The patient wanted to hear opera arias because they were a reflection of what she once was.
We were alone in the room: just me, her, and my flute. I played her the most ethereal melodies from opera’s storied repertoire. She recognized them. She smiled. She warmed up, perhaps for the first time since entering the hospital.
The patient was a 60-year-old woman with ovarian cancer. When I first met her, she had already been in the hospital for 2 weeks. Diagnosed as having recurrent small bowel obstruction and having undergone exploratory surgery, her prognosis did not look good. Members of the multidisciplinary medical team—the palliative care physician, oncologist, chaplain, social worker, and nurses—were all having trouble getting through to her. They reported that she was unwilling to accept the fact that there was no more curative treatment for her cancer.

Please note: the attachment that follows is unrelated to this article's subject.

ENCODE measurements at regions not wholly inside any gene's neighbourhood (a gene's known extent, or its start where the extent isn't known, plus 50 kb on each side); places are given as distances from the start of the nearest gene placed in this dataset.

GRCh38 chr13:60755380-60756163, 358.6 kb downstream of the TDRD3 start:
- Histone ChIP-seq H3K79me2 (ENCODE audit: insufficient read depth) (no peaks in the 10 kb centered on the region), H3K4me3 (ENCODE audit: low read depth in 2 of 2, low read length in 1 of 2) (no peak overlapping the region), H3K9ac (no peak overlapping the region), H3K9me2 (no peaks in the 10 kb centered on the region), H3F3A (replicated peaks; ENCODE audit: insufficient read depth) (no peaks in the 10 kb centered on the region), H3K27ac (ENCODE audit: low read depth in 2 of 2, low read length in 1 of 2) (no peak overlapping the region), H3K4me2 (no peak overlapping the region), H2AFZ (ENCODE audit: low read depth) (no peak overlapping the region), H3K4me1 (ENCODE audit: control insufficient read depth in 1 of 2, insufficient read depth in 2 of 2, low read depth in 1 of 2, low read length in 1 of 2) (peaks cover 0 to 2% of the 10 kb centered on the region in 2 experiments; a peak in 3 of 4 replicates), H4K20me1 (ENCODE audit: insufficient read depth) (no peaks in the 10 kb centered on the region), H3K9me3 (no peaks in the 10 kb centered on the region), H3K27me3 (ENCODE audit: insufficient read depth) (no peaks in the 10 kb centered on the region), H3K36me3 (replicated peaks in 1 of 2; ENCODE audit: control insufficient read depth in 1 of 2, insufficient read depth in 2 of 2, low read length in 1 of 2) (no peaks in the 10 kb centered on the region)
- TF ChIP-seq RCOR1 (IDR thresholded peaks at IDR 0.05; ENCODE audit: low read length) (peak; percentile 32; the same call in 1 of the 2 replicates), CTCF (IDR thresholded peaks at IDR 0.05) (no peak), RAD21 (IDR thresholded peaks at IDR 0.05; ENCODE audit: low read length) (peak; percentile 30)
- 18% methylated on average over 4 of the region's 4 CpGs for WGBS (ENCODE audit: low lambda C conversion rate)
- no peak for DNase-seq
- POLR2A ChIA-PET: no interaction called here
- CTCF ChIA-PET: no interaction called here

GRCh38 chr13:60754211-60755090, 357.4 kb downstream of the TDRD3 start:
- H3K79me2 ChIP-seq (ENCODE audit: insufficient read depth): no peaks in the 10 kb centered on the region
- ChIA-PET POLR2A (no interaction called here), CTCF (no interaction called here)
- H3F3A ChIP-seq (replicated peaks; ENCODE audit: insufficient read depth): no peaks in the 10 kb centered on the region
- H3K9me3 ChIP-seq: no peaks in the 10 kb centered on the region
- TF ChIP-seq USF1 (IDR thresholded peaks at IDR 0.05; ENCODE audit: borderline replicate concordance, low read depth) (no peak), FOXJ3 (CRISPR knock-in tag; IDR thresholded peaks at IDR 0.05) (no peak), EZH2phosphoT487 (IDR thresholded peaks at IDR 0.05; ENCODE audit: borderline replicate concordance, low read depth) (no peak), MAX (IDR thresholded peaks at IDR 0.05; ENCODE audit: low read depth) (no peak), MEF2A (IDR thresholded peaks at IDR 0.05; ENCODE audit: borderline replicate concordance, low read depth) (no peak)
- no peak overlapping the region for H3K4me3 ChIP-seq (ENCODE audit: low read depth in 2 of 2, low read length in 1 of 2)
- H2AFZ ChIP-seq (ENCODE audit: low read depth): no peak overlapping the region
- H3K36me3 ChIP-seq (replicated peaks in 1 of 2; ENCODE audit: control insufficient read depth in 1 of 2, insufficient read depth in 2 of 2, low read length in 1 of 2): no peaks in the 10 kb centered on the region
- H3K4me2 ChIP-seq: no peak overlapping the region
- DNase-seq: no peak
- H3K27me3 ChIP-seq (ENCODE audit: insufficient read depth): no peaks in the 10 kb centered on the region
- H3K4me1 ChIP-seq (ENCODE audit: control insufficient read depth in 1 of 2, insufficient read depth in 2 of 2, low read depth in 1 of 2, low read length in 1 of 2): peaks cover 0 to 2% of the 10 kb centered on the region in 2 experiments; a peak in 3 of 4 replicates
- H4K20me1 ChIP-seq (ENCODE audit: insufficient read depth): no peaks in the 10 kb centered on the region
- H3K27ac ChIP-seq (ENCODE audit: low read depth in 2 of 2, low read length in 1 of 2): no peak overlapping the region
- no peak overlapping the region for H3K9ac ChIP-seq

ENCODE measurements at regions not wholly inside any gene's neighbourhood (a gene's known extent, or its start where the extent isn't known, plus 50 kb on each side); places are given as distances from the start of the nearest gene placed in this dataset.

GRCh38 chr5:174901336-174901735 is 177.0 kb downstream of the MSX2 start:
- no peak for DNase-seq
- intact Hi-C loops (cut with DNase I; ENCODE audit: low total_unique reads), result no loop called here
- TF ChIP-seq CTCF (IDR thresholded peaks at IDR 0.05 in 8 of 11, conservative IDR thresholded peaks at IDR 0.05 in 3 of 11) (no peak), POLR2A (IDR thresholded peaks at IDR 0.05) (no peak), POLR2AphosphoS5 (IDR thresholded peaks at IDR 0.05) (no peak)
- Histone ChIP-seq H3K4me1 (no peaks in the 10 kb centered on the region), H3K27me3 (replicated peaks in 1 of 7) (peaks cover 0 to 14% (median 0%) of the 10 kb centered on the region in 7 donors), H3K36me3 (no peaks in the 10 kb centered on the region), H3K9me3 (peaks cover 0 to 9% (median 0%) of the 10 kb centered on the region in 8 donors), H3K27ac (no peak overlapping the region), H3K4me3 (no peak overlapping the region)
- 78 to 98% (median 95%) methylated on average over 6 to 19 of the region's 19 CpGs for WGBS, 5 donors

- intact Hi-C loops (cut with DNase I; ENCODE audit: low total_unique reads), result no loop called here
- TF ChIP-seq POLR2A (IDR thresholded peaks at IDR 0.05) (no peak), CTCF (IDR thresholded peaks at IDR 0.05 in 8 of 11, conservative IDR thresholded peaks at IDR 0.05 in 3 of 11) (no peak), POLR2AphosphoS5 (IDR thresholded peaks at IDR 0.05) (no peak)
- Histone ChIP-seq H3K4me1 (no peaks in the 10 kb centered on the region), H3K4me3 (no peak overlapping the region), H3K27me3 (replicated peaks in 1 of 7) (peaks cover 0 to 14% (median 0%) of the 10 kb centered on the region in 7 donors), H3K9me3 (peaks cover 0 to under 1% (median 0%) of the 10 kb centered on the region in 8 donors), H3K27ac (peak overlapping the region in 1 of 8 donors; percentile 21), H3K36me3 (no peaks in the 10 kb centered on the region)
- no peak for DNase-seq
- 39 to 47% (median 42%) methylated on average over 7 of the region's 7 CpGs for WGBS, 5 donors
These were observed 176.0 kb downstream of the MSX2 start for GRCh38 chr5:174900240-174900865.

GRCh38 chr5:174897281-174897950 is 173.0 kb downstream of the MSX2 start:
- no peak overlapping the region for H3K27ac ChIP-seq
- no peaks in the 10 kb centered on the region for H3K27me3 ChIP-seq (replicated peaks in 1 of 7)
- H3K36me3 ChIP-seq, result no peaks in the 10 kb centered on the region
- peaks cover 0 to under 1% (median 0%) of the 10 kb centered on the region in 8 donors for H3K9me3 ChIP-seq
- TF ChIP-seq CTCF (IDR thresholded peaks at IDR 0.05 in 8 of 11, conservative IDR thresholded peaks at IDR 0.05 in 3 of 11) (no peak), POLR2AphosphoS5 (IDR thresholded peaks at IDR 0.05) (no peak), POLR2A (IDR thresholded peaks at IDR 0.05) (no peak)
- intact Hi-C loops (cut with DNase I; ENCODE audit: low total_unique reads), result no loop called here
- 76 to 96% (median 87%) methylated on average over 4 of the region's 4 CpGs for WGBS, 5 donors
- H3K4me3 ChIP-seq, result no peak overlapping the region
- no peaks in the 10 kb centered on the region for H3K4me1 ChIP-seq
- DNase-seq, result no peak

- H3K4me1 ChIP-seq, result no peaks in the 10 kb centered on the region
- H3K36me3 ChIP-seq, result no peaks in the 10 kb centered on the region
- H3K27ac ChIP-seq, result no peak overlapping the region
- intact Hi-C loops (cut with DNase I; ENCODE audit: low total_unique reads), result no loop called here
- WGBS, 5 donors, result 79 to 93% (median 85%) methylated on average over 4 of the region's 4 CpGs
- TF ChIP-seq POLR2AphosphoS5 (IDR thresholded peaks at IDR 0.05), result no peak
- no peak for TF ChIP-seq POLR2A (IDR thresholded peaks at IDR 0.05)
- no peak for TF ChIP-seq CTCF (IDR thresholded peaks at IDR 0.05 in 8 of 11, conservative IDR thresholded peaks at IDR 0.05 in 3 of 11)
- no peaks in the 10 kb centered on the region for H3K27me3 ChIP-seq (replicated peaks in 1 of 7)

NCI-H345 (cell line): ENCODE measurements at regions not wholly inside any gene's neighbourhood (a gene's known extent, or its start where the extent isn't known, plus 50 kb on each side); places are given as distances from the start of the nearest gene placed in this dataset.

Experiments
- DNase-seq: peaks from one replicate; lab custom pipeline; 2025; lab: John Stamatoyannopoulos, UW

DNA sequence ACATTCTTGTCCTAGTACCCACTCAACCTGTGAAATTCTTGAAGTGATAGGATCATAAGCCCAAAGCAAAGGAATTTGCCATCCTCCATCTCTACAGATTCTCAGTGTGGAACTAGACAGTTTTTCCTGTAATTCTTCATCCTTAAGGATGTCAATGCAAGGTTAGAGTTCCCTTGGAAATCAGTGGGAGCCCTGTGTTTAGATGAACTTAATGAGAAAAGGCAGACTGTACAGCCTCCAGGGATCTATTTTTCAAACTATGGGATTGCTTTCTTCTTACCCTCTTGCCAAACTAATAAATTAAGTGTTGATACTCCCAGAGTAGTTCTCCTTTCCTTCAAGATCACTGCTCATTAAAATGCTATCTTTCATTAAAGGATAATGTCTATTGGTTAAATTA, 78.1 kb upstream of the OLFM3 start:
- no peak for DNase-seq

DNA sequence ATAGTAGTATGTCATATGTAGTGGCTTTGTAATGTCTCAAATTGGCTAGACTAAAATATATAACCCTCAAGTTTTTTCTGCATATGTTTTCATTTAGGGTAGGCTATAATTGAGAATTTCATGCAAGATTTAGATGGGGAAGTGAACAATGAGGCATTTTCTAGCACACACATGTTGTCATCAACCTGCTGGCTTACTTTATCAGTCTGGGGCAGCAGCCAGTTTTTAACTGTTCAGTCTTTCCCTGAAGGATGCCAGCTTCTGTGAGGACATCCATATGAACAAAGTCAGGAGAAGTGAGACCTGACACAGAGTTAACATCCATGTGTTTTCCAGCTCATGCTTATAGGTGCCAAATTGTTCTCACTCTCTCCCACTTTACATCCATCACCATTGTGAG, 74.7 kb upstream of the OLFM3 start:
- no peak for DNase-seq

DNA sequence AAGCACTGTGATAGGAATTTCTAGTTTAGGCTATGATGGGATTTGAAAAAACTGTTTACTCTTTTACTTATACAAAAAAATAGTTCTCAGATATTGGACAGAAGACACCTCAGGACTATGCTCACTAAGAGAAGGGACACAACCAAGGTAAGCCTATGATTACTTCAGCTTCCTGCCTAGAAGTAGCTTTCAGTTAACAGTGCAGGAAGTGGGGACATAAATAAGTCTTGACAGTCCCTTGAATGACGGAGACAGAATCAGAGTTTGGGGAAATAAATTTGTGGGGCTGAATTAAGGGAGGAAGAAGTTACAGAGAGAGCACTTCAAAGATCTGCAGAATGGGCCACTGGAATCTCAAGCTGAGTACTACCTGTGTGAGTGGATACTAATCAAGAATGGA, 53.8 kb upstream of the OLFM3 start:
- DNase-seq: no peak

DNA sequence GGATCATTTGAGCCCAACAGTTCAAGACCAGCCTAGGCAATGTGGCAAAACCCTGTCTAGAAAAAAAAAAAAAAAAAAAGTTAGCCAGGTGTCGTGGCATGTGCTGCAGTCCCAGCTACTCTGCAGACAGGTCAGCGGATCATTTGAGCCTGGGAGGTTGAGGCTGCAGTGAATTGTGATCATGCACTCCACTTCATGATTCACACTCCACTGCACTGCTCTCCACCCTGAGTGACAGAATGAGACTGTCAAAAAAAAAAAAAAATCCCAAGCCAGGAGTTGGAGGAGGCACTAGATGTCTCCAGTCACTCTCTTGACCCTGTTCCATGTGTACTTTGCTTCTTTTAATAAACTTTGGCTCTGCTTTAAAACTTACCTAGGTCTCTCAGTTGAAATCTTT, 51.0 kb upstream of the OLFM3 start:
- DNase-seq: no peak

Peng CS. Our Shared Humanity—Music as a Means of Facilitating Conversations on End-of-Life Care. JAMA Oncol. 2018;4(6):771–772. doi:10.1001/jamaoncol.2017.4186
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